A ruling by a federal judge in Oregon should send chills down your spine if you’re a blogger.
Crystal L. Cox, a blogger from Eureka, Mont., was sued for defamation by attorney Kevin Padrick when she posted online that he was a thug and a thief during the handling of bankruptcy proceedings by him and Obsidian Finance Group LLC.
Padrick, of Bend, Ore., was a trustee in a bankruptcy case involving Summit Accommodators, a company that helped property owners conduct real estate transactions in a way to limit taxes. Three executives face federal fraud and money laundering indictments.
Cox said she considered herself a journalist, producing more than 400 blogs over the past five years, with a proprietary technique to get her postings on the top of search engines where they get the most notice.
But last Wednesday, U.S. District Judge Marco Hernandez found that as a blogger, Cox was not a journalist and cannot claim the protections afforded to mainstream reporters and news outlets.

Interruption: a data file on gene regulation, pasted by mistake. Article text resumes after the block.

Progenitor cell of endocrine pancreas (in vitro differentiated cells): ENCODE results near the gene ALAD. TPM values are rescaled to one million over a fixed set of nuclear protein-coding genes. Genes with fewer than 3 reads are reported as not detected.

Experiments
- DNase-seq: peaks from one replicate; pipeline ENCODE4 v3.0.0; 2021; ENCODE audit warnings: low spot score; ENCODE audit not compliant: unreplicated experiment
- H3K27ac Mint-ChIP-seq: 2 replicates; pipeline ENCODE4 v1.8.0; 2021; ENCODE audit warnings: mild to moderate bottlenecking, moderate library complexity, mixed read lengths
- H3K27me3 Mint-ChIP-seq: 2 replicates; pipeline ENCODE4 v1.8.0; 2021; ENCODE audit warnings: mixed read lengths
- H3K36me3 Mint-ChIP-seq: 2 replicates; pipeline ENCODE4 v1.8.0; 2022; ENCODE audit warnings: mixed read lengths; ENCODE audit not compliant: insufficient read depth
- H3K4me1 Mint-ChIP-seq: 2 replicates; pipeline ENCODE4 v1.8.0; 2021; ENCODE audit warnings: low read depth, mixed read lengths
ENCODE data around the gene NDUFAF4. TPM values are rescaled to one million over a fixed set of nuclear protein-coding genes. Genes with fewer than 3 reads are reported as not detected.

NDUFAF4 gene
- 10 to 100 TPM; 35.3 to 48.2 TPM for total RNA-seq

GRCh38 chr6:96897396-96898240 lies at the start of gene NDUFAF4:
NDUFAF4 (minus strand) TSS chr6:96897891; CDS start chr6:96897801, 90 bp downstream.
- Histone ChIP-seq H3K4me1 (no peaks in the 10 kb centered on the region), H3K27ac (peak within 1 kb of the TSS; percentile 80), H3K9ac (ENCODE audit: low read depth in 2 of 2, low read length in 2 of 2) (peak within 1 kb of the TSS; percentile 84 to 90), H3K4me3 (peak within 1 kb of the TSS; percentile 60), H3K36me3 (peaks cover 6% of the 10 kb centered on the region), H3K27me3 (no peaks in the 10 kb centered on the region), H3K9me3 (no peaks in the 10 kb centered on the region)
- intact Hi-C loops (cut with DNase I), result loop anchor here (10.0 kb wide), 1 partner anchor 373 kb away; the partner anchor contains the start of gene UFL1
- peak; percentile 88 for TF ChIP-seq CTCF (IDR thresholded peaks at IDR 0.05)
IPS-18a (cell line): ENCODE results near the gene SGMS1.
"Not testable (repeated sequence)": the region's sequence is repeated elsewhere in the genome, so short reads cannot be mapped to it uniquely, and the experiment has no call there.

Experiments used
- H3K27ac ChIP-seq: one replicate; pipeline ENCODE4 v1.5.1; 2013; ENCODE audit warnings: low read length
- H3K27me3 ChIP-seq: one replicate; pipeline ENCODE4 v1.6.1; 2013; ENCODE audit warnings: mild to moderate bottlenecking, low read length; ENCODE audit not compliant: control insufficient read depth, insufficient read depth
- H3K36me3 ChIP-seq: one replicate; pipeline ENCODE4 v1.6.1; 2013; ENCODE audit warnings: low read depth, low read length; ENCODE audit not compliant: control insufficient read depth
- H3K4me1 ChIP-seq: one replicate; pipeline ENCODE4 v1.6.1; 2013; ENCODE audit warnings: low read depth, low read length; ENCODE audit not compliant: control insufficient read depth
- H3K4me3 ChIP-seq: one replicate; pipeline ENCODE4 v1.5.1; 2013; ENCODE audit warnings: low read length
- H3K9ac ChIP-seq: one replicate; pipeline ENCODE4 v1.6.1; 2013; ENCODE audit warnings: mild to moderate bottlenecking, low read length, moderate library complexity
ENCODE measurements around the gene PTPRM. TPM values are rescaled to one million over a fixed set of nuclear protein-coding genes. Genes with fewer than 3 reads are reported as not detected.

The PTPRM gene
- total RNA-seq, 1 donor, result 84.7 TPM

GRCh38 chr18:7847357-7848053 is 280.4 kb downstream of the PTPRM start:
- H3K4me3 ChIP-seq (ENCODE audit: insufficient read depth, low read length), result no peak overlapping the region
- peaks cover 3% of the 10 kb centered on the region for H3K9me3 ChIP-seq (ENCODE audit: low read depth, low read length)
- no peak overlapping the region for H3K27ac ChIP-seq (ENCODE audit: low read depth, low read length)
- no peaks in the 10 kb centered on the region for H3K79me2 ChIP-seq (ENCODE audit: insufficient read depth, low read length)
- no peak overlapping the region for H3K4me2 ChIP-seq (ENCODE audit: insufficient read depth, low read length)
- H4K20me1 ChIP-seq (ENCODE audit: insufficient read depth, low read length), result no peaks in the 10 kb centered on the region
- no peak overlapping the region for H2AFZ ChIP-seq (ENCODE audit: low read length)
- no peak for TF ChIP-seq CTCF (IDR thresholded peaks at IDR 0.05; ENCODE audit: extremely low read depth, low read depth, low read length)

Media experts said that the ruling would have little effect on the definition of journalism, but it does cast a shadow on those who work in nontraditional media since it highlights the lack of case law that could protect them and the fact that current state shield laws for journalists are not covering recent developments in online media.
[Source: Jeff Barnard, “Federal judge: Montana blogger is not journalist,” Associated Press, Dec. 7, 2011.]
Federal district court judge, 54-year-old Marco A. Hernandez, was first nominated to the federal bench by George W. Bush, and successfully nominated by Barack Obama. The Senate unanimously confirmed him in February 2011. Here is his contact info.:
1427 United States Courthouse
1000 Southwest Third Avenue
Portland, Oregon 97204-2944